Veteran butcher hangs up knives
AGED 14 and keen for some pennies in his pocket, Noel Corcoran pretended to be 15 to get his start in butchering in Walcha on the NSW Northern Tablelands in 1959.
He wore his apron for the last time yesterday at the Grafton District Services Club Butchery some 51 years later.
At 65 (Noel assured us this was his real age), the hands of the veteran meat man have succumbed to arthritis as the tons of product he’s sliced, minced and turned to sausage have taken their toll.
Noel also spent 20 years and held several senior positions with the Grafton City SES road rescue unit (and it’s predecessor the South Grafton Water Brigade) where he attended a large number of horrific road accidents including the Cowper bus crash of 1989.
He completed his apprenticeship in Walcha and married Cynthia in 1964 before he was headhunted by his initial employer Doug Raymond who had moved to Grafton and set up shop in the Gerards Centre. Noel, Cynthia and their son Rikki moved to Grafton in 1966, where the couple had two daughters Vanessa and Bernadette.
“During the flood in 1967 Doug would pick me up in a row boat and we would make our way up Fitzroy Street to make sure the shop was okay,” he said.
“That was back when the floodwaters would be just under the balcony of Weiley’s Hotel, well before the levy wall was built.”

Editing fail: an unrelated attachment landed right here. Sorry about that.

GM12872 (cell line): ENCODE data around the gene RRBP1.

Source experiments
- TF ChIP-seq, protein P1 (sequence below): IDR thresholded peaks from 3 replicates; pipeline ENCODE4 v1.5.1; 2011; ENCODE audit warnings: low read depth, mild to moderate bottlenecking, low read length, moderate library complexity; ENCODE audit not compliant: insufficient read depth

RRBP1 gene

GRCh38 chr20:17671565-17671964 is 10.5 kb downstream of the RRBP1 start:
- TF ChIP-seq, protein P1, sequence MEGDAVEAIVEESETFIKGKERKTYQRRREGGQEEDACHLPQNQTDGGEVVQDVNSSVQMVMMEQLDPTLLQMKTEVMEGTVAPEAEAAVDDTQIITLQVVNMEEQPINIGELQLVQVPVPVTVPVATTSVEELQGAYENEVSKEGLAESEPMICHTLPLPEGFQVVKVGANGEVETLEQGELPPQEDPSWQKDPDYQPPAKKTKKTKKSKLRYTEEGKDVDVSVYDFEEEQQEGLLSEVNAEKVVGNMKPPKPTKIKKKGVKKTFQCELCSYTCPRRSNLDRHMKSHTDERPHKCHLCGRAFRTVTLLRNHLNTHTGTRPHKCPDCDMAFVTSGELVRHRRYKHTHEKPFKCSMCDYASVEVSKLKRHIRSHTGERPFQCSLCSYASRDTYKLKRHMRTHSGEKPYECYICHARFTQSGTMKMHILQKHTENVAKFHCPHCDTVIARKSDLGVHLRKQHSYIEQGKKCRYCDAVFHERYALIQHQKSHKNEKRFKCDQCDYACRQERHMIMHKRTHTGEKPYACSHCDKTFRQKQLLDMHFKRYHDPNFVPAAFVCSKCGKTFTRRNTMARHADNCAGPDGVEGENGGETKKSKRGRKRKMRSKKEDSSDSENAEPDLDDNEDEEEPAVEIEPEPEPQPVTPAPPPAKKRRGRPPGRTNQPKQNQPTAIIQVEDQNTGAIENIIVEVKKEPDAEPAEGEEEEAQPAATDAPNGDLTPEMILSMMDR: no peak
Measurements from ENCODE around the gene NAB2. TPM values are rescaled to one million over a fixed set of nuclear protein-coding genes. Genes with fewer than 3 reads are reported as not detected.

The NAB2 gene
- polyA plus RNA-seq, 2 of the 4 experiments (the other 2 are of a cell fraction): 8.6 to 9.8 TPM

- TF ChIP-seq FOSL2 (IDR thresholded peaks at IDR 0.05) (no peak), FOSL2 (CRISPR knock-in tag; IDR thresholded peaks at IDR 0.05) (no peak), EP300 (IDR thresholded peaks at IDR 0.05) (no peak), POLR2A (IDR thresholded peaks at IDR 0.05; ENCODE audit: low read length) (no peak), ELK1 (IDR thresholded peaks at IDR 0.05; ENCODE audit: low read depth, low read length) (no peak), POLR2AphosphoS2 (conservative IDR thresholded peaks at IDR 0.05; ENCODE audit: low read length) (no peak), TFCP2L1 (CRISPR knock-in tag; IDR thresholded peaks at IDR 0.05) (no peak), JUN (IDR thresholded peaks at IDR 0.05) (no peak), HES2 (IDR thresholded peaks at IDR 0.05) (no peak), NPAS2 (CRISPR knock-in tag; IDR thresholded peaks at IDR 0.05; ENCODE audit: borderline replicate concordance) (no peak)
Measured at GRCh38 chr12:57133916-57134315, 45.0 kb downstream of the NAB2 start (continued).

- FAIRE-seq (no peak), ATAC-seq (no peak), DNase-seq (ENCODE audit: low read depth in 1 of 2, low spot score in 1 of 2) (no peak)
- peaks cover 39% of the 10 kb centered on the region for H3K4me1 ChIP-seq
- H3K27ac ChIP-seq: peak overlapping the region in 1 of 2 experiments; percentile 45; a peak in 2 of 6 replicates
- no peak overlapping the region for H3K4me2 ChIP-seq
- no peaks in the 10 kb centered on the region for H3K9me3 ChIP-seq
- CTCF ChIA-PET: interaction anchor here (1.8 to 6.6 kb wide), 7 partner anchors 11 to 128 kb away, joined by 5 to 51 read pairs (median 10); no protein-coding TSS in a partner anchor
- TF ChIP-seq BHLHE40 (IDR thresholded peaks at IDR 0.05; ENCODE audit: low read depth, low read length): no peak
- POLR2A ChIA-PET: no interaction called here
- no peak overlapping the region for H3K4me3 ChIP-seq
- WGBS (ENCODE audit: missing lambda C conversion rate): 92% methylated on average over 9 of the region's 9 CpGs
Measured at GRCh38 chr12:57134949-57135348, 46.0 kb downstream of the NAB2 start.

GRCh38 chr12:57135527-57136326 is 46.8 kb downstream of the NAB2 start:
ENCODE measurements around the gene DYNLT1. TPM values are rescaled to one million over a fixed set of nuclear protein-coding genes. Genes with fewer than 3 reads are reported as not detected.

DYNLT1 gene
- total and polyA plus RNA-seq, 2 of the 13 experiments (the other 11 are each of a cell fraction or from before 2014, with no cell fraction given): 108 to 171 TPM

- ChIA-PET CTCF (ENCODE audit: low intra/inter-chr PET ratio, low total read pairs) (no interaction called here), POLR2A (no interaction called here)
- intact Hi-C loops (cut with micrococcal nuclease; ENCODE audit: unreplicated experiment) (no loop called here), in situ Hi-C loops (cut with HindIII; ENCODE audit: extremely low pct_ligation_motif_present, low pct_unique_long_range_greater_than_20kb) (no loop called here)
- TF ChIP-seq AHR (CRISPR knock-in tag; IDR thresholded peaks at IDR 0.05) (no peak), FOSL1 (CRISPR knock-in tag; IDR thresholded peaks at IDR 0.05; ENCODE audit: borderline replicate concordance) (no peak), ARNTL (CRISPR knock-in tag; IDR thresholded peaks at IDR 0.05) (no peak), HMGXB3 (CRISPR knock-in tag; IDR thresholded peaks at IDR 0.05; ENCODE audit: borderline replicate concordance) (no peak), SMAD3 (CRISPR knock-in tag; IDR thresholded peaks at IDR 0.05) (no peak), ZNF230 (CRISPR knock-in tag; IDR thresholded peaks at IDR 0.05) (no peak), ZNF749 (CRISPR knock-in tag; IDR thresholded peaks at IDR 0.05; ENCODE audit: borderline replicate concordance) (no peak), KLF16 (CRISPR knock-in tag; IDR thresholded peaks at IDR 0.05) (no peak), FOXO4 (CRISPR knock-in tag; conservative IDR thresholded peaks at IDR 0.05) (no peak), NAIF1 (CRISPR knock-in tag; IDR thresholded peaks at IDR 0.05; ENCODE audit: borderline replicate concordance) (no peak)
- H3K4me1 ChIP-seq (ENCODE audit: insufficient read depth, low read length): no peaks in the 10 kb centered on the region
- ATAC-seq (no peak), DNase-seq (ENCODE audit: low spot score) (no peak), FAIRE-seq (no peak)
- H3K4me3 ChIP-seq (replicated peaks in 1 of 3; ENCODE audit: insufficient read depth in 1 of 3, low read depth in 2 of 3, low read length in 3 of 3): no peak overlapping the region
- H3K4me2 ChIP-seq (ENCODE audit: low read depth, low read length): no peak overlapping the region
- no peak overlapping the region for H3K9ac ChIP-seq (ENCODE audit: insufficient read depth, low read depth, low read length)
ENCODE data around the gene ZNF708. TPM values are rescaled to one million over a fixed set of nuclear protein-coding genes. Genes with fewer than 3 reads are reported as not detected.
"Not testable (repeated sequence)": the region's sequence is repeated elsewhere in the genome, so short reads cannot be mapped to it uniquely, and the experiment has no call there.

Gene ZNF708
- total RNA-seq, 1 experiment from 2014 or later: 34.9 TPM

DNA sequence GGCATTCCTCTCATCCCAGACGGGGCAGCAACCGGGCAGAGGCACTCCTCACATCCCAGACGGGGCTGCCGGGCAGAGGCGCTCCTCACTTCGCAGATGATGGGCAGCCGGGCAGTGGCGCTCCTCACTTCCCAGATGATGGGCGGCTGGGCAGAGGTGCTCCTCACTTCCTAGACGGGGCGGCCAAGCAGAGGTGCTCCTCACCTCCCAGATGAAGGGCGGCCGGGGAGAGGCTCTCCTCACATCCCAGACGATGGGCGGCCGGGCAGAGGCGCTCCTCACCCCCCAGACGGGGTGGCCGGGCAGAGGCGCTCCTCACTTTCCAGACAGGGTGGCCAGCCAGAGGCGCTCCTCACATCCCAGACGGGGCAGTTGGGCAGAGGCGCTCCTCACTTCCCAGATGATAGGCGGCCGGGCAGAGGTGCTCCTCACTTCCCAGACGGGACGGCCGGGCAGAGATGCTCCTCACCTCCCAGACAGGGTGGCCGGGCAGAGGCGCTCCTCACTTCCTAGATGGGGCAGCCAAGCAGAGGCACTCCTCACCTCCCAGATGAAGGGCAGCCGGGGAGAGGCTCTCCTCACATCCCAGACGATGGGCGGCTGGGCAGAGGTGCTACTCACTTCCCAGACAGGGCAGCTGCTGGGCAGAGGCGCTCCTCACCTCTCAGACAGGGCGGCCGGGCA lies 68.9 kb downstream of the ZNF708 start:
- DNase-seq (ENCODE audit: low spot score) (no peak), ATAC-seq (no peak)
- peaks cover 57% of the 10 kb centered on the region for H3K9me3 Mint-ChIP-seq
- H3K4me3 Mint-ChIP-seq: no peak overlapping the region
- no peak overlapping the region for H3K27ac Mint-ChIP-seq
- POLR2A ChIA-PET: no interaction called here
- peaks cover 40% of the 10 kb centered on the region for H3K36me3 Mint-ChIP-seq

Noel began working at the Grafton Mall Butchery, which later became Holiday Coast Meats, after his long-time boss Doug died.
He went on to manage the Red Bull Butchery at Junction Hill for a year before returning to Holiday Coast.
GDSC Butcher offered Noel a job in 1995 and he was there until retirement.
Noel said he had seen countless regulatory and market changes in his industry over the years.
“The paperwork is getting ridiculous,” he said.
“An ordinary little shop has got no chance to compete against supermarkets these days.”
Asked if he would remain a GDSC butcher customer – “yeah, I’ll need a pensioner rate though,” Noel said.
Rating T-bone as his favourite cut of meat, Noel finished his Daily Examiner interview with a classic butcher truism – “closer the bone, sweeter the meat.”
During the flood in 1967 Doug would pick me up in a row boat and we would make our way up Fitzroy Street to make sure the shop was okay.